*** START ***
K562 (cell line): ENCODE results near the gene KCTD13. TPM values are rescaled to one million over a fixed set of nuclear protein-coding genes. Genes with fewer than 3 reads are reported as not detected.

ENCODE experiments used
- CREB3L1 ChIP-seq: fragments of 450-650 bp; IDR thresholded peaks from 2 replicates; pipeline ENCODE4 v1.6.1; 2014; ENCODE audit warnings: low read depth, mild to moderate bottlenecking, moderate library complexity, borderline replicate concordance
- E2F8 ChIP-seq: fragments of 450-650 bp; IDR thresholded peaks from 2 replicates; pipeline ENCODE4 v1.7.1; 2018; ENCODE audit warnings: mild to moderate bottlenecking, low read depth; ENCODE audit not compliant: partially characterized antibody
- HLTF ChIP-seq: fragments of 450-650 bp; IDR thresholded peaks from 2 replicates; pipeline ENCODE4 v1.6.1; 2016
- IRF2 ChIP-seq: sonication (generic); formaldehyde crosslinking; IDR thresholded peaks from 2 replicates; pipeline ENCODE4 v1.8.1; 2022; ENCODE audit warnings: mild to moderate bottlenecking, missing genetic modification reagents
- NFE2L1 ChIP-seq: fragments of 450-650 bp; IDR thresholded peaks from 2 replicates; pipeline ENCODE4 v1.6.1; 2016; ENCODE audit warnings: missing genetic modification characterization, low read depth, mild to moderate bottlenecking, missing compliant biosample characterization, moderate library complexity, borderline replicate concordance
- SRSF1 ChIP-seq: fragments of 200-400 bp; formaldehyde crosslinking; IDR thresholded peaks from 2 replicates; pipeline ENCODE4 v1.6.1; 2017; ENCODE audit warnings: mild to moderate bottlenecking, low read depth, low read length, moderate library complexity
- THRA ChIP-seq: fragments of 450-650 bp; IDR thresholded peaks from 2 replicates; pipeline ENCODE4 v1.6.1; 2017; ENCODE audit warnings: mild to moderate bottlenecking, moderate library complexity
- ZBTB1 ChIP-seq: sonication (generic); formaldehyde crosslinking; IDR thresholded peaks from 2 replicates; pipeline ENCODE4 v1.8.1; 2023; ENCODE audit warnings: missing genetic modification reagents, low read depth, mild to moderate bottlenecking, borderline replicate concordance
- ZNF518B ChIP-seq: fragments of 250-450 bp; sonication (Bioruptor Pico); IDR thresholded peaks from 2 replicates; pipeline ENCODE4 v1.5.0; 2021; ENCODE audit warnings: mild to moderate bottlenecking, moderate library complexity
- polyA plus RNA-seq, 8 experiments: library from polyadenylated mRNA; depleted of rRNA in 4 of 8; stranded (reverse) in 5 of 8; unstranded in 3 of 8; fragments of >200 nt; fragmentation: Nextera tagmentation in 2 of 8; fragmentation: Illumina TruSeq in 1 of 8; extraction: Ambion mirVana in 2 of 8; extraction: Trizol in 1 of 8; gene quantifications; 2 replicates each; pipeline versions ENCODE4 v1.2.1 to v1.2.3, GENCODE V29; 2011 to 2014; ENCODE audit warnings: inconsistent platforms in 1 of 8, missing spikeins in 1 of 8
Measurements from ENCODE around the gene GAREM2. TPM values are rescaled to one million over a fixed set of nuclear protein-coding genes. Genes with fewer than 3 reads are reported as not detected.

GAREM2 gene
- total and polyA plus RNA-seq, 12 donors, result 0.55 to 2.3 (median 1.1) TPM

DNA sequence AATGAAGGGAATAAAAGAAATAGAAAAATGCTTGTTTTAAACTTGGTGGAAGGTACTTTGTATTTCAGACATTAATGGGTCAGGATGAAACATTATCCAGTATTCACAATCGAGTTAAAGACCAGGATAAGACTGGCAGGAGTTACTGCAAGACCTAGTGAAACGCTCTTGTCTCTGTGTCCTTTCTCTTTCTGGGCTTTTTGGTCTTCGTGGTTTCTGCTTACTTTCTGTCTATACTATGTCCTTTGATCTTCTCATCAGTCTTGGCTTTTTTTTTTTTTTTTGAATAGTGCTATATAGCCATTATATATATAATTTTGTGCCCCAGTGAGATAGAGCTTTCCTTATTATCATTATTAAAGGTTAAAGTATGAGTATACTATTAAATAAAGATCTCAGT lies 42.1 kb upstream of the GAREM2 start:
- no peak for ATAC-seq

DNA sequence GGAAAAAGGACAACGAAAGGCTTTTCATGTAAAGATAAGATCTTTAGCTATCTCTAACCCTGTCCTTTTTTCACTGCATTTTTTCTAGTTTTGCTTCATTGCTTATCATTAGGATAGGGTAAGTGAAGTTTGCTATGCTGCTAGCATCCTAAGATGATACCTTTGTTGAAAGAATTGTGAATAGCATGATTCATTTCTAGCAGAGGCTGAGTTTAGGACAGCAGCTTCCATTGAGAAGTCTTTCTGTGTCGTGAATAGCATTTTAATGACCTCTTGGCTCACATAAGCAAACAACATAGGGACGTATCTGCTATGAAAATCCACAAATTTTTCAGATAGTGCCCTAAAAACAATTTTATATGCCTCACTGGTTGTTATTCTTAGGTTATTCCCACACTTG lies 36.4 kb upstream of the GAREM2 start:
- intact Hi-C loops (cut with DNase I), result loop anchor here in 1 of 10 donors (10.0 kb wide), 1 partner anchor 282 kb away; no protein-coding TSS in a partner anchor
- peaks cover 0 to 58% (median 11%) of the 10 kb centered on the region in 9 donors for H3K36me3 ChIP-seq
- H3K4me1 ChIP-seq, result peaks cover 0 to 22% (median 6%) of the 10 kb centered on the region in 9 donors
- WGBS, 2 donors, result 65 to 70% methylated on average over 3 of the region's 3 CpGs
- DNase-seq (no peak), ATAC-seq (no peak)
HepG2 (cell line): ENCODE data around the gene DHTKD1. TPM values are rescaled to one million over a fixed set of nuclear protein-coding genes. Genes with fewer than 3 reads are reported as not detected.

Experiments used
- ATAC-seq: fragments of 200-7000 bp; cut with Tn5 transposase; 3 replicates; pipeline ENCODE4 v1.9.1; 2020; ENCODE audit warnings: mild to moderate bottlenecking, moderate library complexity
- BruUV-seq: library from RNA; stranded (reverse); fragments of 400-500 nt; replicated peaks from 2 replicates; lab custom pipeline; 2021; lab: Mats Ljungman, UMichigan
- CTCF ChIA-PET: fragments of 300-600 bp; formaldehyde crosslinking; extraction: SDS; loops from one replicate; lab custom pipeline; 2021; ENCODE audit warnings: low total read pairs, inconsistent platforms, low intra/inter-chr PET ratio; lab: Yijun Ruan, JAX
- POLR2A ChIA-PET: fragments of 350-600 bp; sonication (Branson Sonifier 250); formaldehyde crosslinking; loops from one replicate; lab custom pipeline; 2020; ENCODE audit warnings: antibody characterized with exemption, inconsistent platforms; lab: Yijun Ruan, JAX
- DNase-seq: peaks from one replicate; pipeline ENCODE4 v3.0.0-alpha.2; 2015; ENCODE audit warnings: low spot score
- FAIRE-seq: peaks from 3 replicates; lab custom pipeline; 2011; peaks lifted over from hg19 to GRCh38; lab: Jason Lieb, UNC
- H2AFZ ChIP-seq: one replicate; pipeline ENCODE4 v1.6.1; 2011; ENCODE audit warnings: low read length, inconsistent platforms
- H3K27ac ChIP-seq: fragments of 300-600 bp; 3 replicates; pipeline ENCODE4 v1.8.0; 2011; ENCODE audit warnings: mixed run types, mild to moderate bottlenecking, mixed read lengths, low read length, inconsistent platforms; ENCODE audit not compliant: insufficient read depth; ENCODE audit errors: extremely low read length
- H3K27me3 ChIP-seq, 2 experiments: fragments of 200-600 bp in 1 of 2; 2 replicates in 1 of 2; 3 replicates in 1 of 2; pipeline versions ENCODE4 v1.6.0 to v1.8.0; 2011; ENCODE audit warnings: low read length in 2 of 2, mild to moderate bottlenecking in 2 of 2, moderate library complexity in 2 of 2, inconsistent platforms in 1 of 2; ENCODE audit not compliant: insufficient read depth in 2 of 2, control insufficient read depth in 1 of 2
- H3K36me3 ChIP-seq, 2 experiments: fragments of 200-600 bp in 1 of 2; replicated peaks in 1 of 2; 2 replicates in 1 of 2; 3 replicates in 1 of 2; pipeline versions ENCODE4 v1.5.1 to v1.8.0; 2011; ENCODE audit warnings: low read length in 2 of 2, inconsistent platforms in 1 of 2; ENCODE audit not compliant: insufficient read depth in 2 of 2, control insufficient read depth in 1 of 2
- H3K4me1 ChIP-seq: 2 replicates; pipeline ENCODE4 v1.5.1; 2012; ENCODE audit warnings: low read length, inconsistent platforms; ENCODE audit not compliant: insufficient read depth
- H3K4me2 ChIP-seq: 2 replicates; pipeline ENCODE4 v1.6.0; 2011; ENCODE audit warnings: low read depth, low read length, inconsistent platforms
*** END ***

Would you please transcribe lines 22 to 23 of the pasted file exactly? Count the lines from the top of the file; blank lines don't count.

- WGBS, 2 donors, result 65 to 70% methylated on average over 3 of the region's 3 CpGs
- DNase-seq (no peak), ATAC-seq (no peak)